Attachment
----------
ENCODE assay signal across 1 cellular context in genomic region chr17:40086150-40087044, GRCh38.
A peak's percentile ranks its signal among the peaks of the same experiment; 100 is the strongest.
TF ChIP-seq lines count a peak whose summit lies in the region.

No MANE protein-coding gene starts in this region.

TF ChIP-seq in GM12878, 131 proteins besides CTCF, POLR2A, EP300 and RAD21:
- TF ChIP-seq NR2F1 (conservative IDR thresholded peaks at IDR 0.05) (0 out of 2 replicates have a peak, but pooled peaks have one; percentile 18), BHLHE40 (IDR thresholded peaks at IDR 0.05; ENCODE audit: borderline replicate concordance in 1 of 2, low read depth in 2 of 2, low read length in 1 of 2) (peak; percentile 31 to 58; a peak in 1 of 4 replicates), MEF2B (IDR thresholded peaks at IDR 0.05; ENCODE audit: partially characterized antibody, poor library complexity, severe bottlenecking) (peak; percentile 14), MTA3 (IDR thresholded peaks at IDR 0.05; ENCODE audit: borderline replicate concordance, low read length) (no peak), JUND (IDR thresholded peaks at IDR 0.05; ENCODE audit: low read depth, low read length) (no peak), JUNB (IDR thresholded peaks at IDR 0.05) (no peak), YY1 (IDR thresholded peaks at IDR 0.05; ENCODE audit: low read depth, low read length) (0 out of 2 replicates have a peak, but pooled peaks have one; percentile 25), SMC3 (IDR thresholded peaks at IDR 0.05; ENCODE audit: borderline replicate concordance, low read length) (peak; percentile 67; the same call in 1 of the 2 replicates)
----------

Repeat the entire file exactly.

ENCODE assay signal across 1 cellular context in genomic region chr17:40086150-40087044, GRCh38.
A peak's percentile ranks its signal among the peaks of the same experiment; 100 is the strongest.
TF ChIP-seq lines count a peak whose summit lies in the region.

No MANE protein-coding gene starts in this region.

TF ChIP-seq in GM12878, 131 proteins besides CTCF, POLR2A, EP300 and RAD21:
- TF ChIP-seq NR2F1 (conservative IDR thresholded peaks at IDR 0.05) (0 out of 2 replicates have a peak, but pooled peaks have one; percentile 18), BHLHE40 (IDR thresholded peaks at IDR 0.05; ENCODE audit: borderline replicate concordance in 1 of 2, low read depth in 2 of 2, low read length in 1 of 2) (peak; percentile 31 to 58; a peak in 1 of 4 replicates), MEF2B (IDR thresholded peaks at IDR 0.05; ENCODE audit: partially characterized antibody, poor library complexity, severe bottlenecking) (peak; percentile 14), MTA3 (IDR thresholded peaks at IDR 0.05; ENCODE audit: borderline replicate concordance, low read length) (no peak), JUND (IDR thresholded peaks at IDR 0.05; ENCODE audit: low read depth, low read length) (no peak), JUNB (IDR thresholded peaks at IDR 0.05) (no peak), YY1 (IDR thresholded peaks at IDR 0.05; ENCODE audit: low read depth, low read length) (0 out of 2 replicates have a peak, but pooled peaks have one; percentile 25), SMC3 (IDR thresholded peaks at IDR 0.05; ENCODE audit: borderline replicate concordance, low read length) (peak; percentile 67; the same call in 1 of the 2 replicates)